16. The Cytosolic Nucleoprotein of the Plant-Infecting Bunyavirus Tomato Spotted Wilt Recruits Endoplasmic Reticulum–Resident Proteins to Endoplasmic Reticulum Export Sites[C][W

    PubMed Central

    Ribeiro, Daniela; Jung, Maartje; Moling, Sjef; Borst, Jan Willem; Goldbach, Rob; Kormelink, Richard

    2013-01-01

    In contrast with animal-infecting viruses, few known plant viruses contain a lipid envelope, and the processes leading to their membrane envelopment remain largely unknown. Plant viruses with lipid envelopes include viruses of the Bunyaviridae, which obtain their envelope from the Golgi complex. The envelopment process is predominantly dictated by two viral glycoproteins (Gn and Gc) and the viral nucleoprotein (N). During maturation of the plant-infecting bunyavirus Tomato spotted wilt, Gc localizes at endoplasmic reticulum (ER) membranes and becomes ER export competent only upon coexpression with Gn. In the presence of cytosolic N, Gc remains arrested in the ER but changes its distribution from reticular into punctate spots. Here, we show that these areas correspond to ER export sites (ERESs), distinct ER domains where glycoprotein cargo concentrates prior to coat protein II vesicle–mediated transport to the Golgi. Gc concentration at ERES is mediated by an interaction between its cytoplasmic tail (CT) and N. Interestingly, an ER-resident calnexin provided with Gc-CT was similarly recruited to ERES when coexpressed with N. Furthermore, disruption of actin filaments caused the appearance of a larger amount of smaller ERES loaded with N-Gc complexes, suggesting that glycoprotein cargo concentration acts as a trigger for de novo synthesis of ERES. PMID:24045023

  17. Respiratory metabolism and calorie restriction relieve persistent endoplasmic reticulum stress induced by calcium shortage in yeast.

    PubMed

    Busti, Stefano; Mapelli, Valeria; Tripodi, Farida; Sanvito, Rossella; Magni, Fulvio; Coccetti, Paola; Rocchetti, Marcella; Nielsen, Jens; Alberghina, Lilia; Vanoni, Marco

    2016-06-16

    Calcium homeostasis is crucial to eukaryotic cell survival. By acting as an enzyme cofactor and a second messenger in several signal transduction pathways, the calcium ion controls many essential biological processes. Inside the endoplasmic reticulum (ER) calcium concentration is carefully regulated to safeguard the correct folding and processing of secretory proteins. By using the model organism Saccharomyces cerevisiae we show that calcium shortage leads to a slowdown of cell growth and metabolism. Accumulation of unfolded proteins within the calcium-depleted lumen of the endoplasmic reticulum (ER stress) triggers the unfolded protein response (UPR) and generates a state of oxidative stress that decreases cell viability. These effects are severe during growth on rapidly fermentable carbon sources and can be mitigated by decreasing the protein synthesis rate or by inducing cellular respiration. Calcium homeostasis, protein biosynthesis and the unfolded protein response are tightly intertwined and the consequences of facing calcium starvation are determined by whether cellular energy production is balanced with demands for anabolic functions. Our findings confirm that the connections linking disturbance of ER calcium equilibrium to ER stress and UPR signaling are evolutionary conserved and highlight the crucial role of metabolism in modulating the effects induced by calcium shortage.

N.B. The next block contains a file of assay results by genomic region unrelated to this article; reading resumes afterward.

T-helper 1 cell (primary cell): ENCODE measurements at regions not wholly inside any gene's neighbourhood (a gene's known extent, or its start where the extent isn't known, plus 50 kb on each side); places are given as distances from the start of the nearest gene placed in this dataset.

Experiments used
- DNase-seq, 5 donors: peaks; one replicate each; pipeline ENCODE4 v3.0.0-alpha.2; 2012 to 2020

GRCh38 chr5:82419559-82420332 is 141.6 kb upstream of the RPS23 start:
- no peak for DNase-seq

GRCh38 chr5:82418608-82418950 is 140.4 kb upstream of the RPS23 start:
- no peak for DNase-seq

18. Oxidative stress contributes to autophagy induction in response to endoplasmic reticulum stress in Chlamydomonas reinhardtii.

    PubMed

    Pérez-Martín, Marta; Pérez-Pérez, María Esther; Lemaire, Stéphane D; Crespo, José L

    2014-10-01

    The accumulation of unfolded/misfolded proteins in the endoplasmic reticulum (ER) results in the activation of stress responses, such as the unfolded protein response or the catabolic process of autophagy to ultimately recover cellular homeostasis. ER stress also promotes the production of reactive oxygen species, which play an important role in autophagy regulation. However, it remains unknown whether reactive oxygen species are involved in ER stress-induced autophagy. In this study, we provide evidence connecting redox imbalance caused by ER stress and autophagy activation in the model unicellular green alga Chlamydomonas reinhardtii. Treatment of C. reinhardtii cells with the ER stressors tunicamycin or dithiothreitol resulted in up-regulation of the expression of genes encoding ER resident endoplasmic reticulum oxidoreductin1 oxidoreductase and protein disulfide isomerases. ER stress also triggered autophagy in C. reinhardtii based on the protein abundance, lipidation, cellular distribution, and mRNA levels of the autophagy marker ATG8. Moreover, increases in the oxidation of the glutathione pool and the expression of oxidative stress-related genes were detected in tunicamycin-treated cells. Our results revealed that the antioxidant glutathione partially suppressed ER stress-induced autophagy and decreased the toxicity of tunicamycin, suggesting that oxidative stress participates in the control of autophagy in response to ER stress in C. reinhardtii In close agreement, we also found that autophagy activation by tunicamycin was more pronounced in the C. reinhardtii sor1 mutant, which shows increased expression of oxidative stress-related genes.